Austin business owners struggling with hostile homeless

Right in front of Royal Blue Grocery on Congress Avenue sits a baby stroller full of stuff.

"We have a person's belongings right here next to our patio,” said Craig Staley, one of the owners. “They've been here for weeks. We can't say anything about it, APD can't say anything about it. It's an obstruction...but that's a very gray definition with the ordinance change." 

Staley has been vocally opposed to how the Austin City Council is handling the homeless situation. He was one of nearly 800 concerned Austinites that showed up to last week's town hall meeting on the issue.

"How are we going to address the mental health crisis and drug addiction that's going on in our streets?" Staley asked at that meeting.

"We didn't create any more people experiencing homelessness in this city in June. It's now perhaps more visible than it was in June," Mayor Steve Adler said at one point during the meeting.

Just a glimpse of what's happening in front of Royal Blue shows sleeping, panhandling, screaming, and very apparent mental health struggles.

When Council legalized camping, sitting and lying earlier this summer, Staley says they immediately saw a difference.

"Immediately we saw a difference to both the number of people here, the length of time they were staying, and also their behavior in our stores changed, it really felt like there was an empowerment to some extent," Staley said.

Staley even considered closing the Congress location early at 6 p.m. to avoid troubles at night.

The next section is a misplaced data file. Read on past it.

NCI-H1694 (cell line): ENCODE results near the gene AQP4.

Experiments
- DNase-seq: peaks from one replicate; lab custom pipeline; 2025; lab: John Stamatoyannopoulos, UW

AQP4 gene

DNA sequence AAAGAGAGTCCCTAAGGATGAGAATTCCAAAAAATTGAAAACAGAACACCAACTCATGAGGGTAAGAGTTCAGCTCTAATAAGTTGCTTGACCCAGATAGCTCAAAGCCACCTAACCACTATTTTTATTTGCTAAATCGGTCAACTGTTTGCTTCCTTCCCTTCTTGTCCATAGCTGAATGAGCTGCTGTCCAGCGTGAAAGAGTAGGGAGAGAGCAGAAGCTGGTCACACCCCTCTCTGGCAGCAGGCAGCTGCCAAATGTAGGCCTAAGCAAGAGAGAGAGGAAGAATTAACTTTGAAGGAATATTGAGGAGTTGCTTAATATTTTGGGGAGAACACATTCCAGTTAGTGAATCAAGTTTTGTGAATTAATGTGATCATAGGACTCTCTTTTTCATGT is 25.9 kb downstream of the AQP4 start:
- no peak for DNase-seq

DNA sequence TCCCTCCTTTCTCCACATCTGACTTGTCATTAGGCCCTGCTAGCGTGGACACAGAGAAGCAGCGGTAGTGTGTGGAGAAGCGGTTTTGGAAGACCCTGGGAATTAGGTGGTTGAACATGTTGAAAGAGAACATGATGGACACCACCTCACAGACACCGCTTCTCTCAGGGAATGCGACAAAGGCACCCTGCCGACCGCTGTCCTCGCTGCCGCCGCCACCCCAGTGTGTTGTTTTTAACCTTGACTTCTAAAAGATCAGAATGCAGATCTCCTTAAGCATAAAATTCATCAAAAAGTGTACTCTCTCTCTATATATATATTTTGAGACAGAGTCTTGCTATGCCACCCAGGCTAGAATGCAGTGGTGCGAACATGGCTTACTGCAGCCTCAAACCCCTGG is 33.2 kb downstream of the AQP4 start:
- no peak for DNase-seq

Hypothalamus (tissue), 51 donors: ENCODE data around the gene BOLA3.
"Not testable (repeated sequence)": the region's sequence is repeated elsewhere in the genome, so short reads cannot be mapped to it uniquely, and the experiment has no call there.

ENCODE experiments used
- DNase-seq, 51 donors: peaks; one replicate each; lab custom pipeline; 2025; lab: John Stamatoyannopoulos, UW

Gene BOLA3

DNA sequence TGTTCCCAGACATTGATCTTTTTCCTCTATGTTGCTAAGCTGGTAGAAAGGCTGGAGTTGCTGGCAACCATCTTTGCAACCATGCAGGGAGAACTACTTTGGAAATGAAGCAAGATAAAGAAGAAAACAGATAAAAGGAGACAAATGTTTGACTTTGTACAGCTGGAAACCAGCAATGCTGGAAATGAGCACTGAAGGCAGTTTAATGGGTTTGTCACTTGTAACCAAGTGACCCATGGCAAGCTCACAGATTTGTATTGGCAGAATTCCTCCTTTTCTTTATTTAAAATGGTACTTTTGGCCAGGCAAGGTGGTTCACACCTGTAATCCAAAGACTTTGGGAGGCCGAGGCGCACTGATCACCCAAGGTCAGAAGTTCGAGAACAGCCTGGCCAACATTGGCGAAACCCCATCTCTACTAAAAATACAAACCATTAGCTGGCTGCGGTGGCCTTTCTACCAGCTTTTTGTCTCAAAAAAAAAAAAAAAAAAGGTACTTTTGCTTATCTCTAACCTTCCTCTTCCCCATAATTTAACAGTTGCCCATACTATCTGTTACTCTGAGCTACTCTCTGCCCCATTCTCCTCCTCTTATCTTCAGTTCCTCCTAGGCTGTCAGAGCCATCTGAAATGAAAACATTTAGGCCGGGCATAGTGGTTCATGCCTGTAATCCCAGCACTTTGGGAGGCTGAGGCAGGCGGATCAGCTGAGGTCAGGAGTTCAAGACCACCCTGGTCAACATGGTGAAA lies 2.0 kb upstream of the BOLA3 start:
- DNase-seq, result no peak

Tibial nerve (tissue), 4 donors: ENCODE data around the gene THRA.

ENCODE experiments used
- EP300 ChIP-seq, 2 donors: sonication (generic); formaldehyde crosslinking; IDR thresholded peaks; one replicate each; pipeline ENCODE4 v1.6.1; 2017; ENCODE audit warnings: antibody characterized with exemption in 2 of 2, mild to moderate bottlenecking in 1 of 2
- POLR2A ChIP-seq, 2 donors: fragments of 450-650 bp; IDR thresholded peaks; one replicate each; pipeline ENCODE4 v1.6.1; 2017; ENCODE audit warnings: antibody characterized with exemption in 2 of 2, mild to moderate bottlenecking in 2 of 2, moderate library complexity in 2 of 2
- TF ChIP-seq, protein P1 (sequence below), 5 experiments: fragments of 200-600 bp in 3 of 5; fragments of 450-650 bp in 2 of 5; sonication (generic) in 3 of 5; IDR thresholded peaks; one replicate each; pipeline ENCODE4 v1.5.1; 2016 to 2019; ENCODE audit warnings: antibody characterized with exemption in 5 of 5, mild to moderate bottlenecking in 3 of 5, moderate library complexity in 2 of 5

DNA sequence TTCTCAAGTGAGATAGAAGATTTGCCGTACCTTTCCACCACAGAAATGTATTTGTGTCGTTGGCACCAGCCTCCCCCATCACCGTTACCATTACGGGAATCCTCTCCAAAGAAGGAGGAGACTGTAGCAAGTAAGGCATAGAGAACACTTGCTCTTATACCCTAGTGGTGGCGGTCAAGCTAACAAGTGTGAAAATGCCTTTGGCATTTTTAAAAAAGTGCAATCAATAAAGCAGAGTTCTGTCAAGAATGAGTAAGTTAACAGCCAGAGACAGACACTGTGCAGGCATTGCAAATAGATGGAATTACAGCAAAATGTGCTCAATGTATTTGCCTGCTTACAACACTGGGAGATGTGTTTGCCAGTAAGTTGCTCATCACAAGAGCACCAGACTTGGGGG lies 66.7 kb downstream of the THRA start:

"We calculated we'll lose about 20 percent of our revenue which probably makes this a non-profitable store at that point. 2 1/2 jobs will disappear," Staley said.

They're delaying making that change and Staley says that's thanks to an increased presence on Congress Avenue by Austin police officers.

"We haven't had as many criminal trespass notices filed, we haven't had as many 911 calls for help, it's definitely changed," Staley said.  

Even though it's on the backburner for now, Staley says they will if it goes back to the way it was.

“But if it goes back to the way it was 4 weeks ago, we're doing it. We can't deal with that," Staley said.  

The problem is not just downtown. Michael Cargill, owner of Central Texas Gunworks in South Austin captured a man harassing people on store surveillance.

"He was pretty much just terrorizing the ladies that were leaving businesses trying to leave their vehicle. He threatened to kill someone, kill a lady," Cargill said.

Cargill walks out for a chat with him in the video.

"I came out and talked to the guy, I said 'Hey I need you to calm down a little bit, let's bring it down and tell me what's going on in your life, why are you so upset? Maybe I can help you,'" Cargill said. "The police took probably about an hour and 30 minutes or show to show up."  

Cargill also captured another incident with his cell phone.  

"Defecating, and some other stuff and also shooting up, right by our front door. When I had customers, I had a class going on," Cargill said.

"Only thing that's going to come from this is just complete lawlessness and we cannot live like this because in one year, this is going to get 12 times worse," he said.  

Last week there was a big town hall at the Convention Center about the homeless issue. 

There's another one on Thursday at the LBJ School of Public Affairs at 6 p.m.  Mayor Adler and Austin Police Chief Brian Manley will be there.